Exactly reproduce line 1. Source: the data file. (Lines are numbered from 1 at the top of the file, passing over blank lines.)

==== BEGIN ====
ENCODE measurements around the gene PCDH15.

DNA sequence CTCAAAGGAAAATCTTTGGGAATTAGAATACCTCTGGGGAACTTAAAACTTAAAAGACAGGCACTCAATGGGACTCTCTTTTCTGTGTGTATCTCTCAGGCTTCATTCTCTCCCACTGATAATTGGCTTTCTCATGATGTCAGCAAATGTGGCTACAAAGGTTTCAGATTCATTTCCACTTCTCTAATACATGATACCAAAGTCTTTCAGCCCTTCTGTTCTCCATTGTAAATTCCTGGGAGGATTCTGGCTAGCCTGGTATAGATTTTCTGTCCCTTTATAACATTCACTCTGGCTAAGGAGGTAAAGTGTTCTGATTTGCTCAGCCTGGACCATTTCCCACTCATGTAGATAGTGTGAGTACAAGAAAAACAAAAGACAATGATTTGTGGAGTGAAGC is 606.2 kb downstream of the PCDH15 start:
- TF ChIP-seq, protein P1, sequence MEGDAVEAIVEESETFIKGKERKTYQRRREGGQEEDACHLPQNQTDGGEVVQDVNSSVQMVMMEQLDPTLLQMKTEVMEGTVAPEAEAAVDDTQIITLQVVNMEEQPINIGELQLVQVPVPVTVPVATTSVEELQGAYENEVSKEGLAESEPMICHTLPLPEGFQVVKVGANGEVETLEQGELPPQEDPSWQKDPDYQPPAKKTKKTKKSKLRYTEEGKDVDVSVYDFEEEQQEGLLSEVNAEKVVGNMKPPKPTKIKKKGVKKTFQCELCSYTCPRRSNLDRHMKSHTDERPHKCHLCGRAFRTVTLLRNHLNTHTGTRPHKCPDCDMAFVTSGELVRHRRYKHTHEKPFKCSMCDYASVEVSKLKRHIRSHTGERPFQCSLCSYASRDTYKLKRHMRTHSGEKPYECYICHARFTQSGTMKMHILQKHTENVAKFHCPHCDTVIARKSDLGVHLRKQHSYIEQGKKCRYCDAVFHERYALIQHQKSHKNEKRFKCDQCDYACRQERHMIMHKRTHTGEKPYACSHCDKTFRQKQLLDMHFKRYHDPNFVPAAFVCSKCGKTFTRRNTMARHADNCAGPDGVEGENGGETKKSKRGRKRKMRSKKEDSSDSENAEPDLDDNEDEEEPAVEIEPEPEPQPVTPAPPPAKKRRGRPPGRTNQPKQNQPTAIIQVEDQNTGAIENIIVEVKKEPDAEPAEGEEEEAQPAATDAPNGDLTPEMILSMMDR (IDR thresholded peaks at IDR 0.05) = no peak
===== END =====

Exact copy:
ENCODE measurements around the gene PCDH15.